of the Ottoman Turk, Safavids of Iran and Moguls India thrived during this period. So I’m trying to tie up these two things exactly on the period when Islam states were emerging in the East, that is a time and all these three great ruling kingdoms were thriving. Now here we have seeing the
Islamic empire, the common, I’ve poached it from the internet. How the Islamic kingdoms is
connected to Southeast Asia, it’s a very map to understand, and through India and Sri Lanka these connections have been made, right. So I’ve written something
on Ottoman Turks, which I don’t think I need to repeat here. Then I’ve written something for Safavids from 1501 to 1736 just to prove the point that how the coexistence of
these three great empires have contributed to the idea
exchanges for this period, just as what happened
in the previous period. Then, of course, the Mogul empire we know from 1516 to 1857, Mogul empires too. So all these three, three great kingdoms have something to do with
the intellectual virility or intellectual activities
in the Southeast Asia. Now 17th and 18th century. What happened in 17th century, the most critical
important state was Aceh. Aceh was at the tip of the Sumatra, you can see the blue color,
the Pasai, Samudera Pasai. That was one of the early
stage to embrace Islam. And that is a very important nodal point for traders to pass through, and that created a very heavy Kingdom. And at that time already Portuguese and Dutch were active in Southeast Asia. And that is the kingdom
produced highest number of the well-known Islamic
intellectuals in the Malay world. Next come the Johor Kingdom. Johor is in the southern
part of peninsula. What I’m trying to say to you is, by the time 16th, 17th century started, very critically important kingdoms, like Pahang, Johor, Aceh had emerged already
in Southeast Asia. And these are the kingdoms, which nurtured and helped
Islam, not only Islam to thrive, for Islamic intellectual
tradition also to take roots. Right, and let me here briefly say, what were the most important names in the Southeast Asian Islam? Now we know all the
great names on the West as scholars we understand. Now I can point out this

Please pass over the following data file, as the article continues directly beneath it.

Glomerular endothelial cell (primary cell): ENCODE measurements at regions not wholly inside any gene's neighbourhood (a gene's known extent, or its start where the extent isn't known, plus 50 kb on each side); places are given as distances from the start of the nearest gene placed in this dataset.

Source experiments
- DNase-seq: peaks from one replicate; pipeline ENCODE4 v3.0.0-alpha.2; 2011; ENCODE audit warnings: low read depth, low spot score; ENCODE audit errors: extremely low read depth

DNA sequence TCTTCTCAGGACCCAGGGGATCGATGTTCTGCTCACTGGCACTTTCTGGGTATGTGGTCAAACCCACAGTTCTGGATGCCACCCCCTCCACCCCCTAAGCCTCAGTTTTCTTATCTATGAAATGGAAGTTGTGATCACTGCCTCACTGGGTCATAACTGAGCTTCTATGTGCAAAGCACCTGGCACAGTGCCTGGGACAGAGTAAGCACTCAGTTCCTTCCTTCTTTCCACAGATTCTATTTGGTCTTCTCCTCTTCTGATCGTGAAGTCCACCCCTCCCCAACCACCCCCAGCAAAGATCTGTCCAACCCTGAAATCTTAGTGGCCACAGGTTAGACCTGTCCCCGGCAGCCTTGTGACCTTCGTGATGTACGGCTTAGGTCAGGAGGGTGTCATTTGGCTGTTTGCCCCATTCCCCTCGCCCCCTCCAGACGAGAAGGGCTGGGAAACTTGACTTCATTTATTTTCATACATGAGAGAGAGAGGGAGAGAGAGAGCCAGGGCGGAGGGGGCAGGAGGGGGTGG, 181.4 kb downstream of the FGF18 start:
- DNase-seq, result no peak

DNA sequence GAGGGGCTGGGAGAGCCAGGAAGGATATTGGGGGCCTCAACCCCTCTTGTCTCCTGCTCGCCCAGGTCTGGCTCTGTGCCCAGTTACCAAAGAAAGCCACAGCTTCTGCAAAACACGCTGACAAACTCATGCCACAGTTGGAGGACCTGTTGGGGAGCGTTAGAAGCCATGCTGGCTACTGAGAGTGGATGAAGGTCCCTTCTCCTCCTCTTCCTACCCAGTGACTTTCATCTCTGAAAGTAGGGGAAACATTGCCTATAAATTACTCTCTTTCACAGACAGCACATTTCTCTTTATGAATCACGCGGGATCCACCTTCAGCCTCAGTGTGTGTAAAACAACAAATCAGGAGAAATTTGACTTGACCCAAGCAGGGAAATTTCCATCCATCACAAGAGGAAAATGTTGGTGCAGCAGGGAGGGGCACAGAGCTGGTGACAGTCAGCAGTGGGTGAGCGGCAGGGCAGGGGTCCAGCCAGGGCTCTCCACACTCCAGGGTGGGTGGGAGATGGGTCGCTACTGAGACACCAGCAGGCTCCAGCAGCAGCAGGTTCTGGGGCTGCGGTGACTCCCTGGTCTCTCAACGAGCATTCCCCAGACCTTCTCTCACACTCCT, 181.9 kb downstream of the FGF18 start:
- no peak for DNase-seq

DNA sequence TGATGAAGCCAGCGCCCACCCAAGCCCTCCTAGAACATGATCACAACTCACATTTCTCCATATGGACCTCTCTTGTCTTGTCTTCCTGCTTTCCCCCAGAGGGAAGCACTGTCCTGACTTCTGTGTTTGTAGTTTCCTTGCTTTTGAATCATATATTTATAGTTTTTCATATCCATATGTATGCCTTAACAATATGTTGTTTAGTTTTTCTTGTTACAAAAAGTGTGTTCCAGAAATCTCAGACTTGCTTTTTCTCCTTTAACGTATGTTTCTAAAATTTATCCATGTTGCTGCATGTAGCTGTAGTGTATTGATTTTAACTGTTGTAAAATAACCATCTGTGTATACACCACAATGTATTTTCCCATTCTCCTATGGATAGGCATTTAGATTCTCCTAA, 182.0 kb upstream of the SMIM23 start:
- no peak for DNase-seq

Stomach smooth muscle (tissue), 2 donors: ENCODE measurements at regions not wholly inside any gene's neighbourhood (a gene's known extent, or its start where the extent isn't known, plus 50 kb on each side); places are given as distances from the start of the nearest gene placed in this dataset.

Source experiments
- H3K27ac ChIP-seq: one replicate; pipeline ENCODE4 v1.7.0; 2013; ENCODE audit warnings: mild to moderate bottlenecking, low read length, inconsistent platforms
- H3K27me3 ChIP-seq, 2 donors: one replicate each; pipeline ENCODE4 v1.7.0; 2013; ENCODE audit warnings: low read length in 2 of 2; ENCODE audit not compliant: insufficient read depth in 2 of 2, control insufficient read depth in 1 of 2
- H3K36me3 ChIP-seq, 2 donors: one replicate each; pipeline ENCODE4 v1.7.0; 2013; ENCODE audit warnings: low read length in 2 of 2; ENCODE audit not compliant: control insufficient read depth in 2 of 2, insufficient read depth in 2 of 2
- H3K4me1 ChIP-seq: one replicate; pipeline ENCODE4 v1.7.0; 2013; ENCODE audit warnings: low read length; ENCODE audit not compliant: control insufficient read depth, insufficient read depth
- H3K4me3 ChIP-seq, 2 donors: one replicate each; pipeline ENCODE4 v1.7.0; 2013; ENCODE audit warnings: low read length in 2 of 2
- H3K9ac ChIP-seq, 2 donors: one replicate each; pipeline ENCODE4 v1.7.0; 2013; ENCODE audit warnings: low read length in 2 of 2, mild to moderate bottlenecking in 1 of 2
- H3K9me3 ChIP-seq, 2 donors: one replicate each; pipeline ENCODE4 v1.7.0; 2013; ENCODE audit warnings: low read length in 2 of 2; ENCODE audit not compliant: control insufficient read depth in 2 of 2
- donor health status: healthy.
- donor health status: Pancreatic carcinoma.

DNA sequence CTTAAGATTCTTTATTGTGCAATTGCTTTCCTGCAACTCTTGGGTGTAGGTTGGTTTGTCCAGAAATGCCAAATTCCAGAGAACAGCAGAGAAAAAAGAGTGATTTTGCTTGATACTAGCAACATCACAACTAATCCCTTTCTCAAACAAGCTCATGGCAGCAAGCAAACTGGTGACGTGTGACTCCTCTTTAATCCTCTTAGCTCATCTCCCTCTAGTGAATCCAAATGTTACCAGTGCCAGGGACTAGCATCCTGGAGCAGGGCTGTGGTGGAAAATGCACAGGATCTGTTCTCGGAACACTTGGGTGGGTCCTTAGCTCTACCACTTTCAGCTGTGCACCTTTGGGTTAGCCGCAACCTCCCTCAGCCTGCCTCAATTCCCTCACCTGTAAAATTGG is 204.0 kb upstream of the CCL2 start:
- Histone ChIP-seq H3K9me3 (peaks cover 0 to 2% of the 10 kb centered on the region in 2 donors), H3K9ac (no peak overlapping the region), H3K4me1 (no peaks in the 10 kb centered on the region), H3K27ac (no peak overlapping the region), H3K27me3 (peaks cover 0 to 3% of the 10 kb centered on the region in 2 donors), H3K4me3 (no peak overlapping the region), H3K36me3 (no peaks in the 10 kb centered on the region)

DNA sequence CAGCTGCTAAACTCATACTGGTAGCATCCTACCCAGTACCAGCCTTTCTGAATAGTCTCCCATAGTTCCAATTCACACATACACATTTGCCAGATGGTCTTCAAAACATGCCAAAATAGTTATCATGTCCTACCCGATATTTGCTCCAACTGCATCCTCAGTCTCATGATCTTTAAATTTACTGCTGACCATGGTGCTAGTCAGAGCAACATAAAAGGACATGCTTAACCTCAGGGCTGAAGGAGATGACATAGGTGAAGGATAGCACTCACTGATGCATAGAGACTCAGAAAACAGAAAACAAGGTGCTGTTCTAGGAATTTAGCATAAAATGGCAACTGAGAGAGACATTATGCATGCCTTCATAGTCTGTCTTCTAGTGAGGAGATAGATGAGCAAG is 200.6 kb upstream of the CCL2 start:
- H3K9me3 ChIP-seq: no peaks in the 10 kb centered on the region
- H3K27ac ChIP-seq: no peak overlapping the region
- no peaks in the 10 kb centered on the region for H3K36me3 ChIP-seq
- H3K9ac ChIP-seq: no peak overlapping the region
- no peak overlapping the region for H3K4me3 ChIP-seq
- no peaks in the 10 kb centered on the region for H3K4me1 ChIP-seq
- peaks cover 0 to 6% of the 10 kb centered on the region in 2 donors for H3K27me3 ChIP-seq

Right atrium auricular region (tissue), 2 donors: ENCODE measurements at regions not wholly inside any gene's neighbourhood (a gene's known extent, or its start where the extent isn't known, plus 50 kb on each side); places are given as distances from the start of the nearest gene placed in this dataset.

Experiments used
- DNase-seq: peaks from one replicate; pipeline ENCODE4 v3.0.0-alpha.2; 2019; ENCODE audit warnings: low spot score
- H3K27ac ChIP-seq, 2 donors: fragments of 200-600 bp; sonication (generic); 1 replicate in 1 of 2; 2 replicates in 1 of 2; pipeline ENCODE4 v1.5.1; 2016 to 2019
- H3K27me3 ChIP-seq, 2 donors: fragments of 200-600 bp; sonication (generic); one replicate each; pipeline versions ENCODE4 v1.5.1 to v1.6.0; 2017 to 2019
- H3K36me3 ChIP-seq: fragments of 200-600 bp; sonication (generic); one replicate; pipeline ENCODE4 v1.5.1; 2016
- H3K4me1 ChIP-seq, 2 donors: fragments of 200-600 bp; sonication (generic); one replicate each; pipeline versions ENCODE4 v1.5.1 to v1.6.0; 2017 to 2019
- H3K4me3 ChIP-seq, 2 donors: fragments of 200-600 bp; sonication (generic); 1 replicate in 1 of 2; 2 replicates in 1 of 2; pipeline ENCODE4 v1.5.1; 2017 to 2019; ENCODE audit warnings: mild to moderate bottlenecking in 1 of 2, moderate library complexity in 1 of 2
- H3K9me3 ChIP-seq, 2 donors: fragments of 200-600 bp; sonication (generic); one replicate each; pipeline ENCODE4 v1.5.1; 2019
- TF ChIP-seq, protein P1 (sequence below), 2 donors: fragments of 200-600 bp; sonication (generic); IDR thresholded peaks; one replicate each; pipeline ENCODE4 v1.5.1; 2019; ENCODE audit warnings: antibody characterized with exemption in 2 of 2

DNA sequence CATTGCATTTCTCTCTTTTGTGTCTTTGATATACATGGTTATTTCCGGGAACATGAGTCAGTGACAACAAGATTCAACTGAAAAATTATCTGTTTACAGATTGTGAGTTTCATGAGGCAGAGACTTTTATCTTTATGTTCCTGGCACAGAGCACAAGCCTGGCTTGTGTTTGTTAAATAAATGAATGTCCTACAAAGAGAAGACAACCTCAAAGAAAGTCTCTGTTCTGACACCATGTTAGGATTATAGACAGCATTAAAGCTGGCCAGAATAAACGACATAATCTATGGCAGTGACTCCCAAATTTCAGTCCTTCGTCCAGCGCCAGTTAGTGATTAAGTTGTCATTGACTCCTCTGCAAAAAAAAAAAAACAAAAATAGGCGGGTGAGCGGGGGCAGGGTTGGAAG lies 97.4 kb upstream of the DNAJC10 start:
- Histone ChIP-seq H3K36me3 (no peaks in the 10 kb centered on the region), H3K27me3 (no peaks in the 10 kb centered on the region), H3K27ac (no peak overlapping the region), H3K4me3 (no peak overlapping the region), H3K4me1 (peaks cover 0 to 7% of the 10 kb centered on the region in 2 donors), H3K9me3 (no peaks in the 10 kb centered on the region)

great Hamzah Fansuri. Hamzah traveled widely
and was known to have visited the Malay Peninsula, Mughal India, Mecca and Medina and Baghdad. He was one of the first Southeast Asian to complete the Hajj. The date of his death is generally assumed to be around 1590. However, an inscription on a gravestone found in Mecca for Sheikh
Hamzah Bin Abdullah Al-Fansuri recorded date of 1527. Now Hamzah Fansuri actually is a writer, well-known writer, Sumatran Sufi and mystical pantheistic
in the Malay language. And he is the first to
introduce Jawi script or Arabic script to
write the Islamic poetry. And his poetry of Sufism still remain as greatest example of Sufi thinking in the Malay world. The next person will be, this is the Malay world I’m
talking, all the green (mumbles) All this, all this, in fact
part and parcel of this great intellectual changes that is
occurring during this period. Now there is a second
person I can quote it, you can see the date, 1615 to 1693, he is Abdul Rauf al Singkel. Abdul Rauf got his
early education in India before continuing studies in Mecca with Sheik Abu Hafas Umar
Bin Abdullah Bashahibban. He also received education
in Medina, Jeddah, Mecca, Mokha, Zavid and Belaifakih for over 19 years. Apart from that he also received education in Aceh and Palembang. Among his teachers identified
were not less than 15 people, including Abdul Qadeer Maori in Mecca, Ahmad Qureshi in Medina, and Burhan al-Din Maula
Ibrahim Ibh Hassan Al-Kurani. He’s authored a very
famous Malay work called Miratal At-Tullab Fi Tashif
Marifat Al-Ahkam Ash Shariyyah L-Malik Al-Wahhab, Um Al-Muhtajin. And Kifayaf Al-Muhtajin among other works on Fiqh and Tasawwuf. And mind you, all these works